Downton Abbey Portrays Reality of Interfaith RelationshipsBy Gerri Miller
Go inside Season 5 Episode 9 where the story line of Atticus and Rose's interfaith relationship comes to a head.Go To Pop Culture
Have you read You’ll Do A Little Better Next Time: A Guide to Marriage and Remarriage for Jewish Singles? No? Never heard of it? It’s written by Beverly Ginsburg and Ronna Glickman, two Massachusetts-based Jewish mothers. Watch this video (courtesy of Jewcy) to see them harass an intermarried record store clerk. “We’ll talk you through the divorce,” they tell him.
Full disclosure: Ronna and Beverly are fictional. For more of their exploits, visit ronnaandbeverly.com.
I’m not much of an Adam Sandler fan, but for the first time in well over a decade, I saw a trailer for a Sandler movie that looks genuinely funny. Called You Don’t Mess With The Zohan, it stars Sandler as an Israeli Mossad agent who goes to New York to become a hair stylist–and Rob Schneider as a Hezbollah terrorist/cab driver.
Jeremy Greenberg, a stand-up comic, has written an amusing, albeit perplexing, essay on “How Jesus Made Me a Better Jew” for American Jewish Life magazine. “Jesus first came to me in sixth grade through my friend’s older sister’s breasts,” he says.
Let me paint a picture: It’s the age of lava lamps and rollerskates. Lynyrd Skynyrd rules the airwaves. America has yet to discover the gritty urban raps of the Sugarhill Gang. It’s an innocent time, the ’70s, a time before intermarriage was commonplace, a time when a Jewish man and a Catholic woman would have to be crazy to fall in love. Can their passion survive the anti-Semitic glares of their neighbors? The disapproving tweed jackets of their fathers? The confused sideburns of their friends?
Eli Valley, Jewcy.com’s talented humorist, has the answer.
In his recent post, “When Jewish David Met Irish Eileen,” Eli analyzes a 9-part series from the obscure ’70s comic book series “Just Married.” The storyline? An Orthodox Jew–who never wears a yarmulke but is partial to turtlenecks–falls in love with a devout Catholic woman. A typically hilarious passage from his analysis:
Now, if in the wake of the Don Imus affair, you’re wondering what is acceptable to joke about and laugh at, and what is not, Peter Moore, a self-described “half-Jewish” (“I always tell people that I’m not really one of the Chosen People, but I am an Alternate.”) actor and director, created a list of guidelines for telling jokes in the PC age, in the Minneapolis-St. Paul Star-Tribune.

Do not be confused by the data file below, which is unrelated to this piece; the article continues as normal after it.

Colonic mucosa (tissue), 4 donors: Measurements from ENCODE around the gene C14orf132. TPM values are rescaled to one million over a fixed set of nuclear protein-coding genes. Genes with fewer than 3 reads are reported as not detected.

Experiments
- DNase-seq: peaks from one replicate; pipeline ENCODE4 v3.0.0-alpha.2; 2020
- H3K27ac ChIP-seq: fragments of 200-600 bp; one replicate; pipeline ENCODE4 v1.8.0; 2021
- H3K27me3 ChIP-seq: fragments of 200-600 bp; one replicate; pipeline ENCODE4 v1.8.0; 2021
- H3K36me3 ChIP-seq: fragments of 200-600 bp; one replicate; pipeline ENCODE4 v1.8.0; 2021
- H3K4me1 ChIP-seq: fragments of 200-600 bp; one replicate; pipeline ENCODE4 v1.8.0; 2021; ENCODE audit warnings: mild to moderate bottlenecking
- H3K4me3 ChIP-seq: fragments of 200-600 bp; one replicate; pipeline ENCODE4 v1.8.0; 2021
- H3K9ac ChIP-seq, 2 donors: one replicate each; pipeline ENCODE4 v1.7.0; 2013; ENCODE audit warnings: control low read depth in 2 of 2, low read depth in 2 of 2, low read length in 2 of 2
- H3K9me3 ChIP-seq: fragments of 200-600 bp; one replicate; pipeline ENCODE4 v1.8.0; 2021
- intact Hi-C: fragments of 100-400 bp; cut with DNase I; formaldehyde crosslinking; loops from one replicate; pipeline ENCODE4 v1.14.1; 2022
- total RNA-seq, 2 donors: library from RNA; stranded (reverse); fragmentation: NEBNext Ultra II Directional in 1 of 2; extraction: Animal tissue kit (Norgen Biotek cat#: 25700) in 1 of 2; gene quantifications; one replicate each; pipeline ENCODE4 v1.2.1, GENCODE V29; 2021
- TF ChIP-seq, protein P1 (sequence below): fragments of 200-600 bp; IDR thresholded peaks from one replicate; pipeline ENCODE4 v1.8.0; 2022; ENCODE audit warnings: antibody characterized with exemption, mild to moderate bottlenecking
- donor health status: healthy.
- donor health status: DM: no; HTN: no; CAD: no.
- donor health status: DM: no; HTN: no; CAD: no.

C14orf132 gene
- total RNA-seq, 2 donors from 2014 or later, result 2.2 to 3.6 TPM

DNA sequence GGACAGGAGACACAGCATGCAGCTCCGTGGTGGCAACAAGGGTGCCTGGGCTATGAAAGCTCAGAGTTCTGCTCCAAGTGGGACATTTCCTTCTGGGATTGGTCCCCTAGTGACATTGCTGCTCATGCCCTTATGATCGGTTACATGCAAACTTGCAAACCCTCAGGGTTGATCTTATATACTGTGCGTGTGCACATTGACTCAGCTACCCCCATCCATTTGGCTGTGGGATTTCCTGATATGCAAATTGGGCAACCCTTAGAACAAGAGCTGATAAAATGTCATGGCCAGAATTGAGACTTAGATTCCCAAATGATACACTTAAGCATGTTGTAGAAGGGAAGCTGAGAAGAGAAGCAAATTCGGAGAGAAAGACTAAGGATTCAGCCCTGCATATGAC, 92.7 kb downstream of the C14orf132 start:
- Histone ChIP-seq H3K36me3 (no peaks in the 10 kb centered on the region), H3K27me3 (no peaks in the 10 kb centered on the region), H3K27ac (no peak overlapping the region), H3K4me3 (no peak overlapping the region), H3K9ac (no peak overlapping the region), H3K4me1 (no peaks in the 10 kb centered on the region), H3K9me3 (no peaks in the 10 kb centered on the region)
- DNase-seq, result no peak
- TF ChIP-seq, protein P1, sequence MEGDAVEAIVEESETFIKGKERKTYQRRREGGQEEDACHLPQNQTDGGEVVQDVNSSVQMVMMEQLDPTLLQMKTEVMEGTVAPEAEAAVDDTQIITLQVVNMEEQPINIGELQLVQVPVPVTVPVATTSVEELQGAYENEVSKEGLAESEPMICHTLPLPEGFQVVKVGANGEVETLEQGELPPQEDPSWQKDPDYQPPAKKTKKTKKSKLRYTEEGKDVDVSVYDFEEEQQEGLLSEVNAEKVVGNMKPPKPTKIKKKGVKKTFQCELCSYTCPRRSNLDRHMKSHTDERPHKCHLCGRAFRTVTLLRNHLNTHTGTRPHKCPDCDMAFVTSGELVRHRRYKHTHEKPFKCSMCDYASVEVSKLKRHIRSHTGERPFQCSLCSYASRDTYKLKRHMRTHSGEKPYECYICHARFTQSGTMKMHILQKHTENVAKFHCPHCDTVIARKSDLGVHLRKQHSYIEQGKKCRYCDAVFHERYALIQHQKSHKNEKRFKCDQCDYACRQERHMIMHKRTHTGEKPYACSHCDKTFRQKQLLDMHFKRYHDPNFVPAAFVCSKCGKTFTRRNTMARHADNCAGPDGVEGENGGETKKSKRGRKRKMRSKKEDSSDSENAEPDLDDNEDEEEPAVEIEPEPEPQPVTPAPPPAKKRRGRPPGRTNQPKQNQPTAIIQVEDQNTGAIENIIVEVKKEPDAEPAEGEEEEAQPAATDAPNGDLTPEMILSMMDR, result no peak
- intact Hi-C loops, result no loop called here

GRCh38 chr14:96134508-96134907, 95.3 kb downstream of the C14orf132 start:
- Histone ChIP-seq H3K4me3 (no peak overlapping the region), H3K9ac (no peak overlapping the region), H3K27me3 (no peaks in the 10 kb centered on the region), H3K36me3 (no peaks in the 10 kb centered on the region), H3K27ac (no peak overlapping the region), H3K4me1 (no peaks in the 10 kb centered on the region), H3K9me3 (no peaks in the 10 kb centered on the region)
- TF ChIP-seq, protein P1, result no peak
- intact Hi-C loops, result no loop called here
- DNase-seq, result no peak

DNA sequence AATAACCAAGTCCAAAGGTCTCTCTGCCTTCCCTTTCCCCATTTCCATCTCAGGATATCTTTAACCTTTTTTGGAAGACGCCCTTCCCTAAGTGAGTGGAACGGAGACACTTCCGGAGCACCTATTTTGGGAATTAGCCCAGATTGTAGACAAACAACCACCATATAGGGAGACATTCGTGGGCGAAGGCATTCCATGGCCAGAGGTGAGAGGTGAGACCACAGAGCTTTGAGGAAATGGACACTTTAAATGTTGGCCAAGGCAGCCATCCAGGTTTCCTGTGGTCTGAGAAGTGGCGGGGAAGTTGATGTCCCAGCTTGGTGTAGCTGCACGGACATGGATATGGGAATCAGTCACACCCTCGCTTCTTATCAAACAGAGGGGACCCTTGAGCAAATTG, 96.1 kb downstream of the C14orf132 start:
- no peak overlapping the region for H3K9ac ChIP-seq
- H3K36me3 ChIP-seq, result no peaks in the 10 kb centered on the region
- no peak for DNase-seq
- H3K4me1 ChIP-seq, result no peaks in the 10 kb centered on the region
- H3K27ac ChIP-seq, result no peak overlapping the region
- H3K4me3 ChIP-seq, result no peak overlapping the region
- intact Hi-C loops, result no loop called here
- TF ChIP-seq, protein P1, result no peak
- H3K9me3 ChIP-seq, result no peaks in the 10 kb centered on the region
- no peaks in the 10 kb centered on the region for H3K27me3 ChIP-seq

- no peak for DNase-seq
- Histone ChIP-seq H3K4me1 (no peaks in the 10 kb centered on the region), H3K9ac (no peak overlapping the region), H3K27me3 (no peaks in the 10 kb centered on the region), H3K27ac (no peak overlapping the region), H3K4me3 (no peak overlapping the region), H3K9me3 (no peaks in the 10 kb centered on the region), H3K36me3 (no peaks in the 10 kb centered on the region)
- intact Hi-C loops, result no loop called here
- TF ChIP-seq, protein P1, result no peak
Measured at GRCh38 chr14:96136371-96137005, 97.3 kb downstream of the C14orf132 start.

Purim, often called the “Jewish Halloween,” is on Sunday. But it’s more than that–it’s also the Jewish April Fools’ Day. It’s become a bit of a tradition for some papers to publish fake news for Purim.
The intermarriage debate comes in for some parody by our friend Julie Wiener at The (New York) Jewish Week, as excerpted on the Jewish Outreach Institute’s blog, in a post by Kerry Olitzky. For the 25 of us who know all the players parodied in the article, it’s pretty amusing.
A friend of mine sent me a very funny piece from 2005 mocking the kinds of survivalist discussions that happen at the United Jewish Communities General Assembly, which is held every November. It’s a little out-of-date–even some conservatives have now deserted President Bush–but it does a nice job poking fun at how out-of-touch some community leaders are.
As some of you may know, today is “International Talk Like a Pirate Day.” I thought this had nothing to do with interfaith families, until I saw this story from the Jewish Journal of Greater Los Angeles on the history of Jewish pirates. Among the nuggets of gold from the article is the fact that a number of pirates were Conversos, Jews who practiced Christianity in public and Judaism in secret to evade the horrors of the Spanish Inquisition. So in a way, every married Converso was intermarried. (It’s a stretch, admittedly, but so was basing a movie on a Disney ride, and look at how that turned out.)
Here are some Jewish pirate-related jokes I’ve heard today:
What do you call Jewish pirates?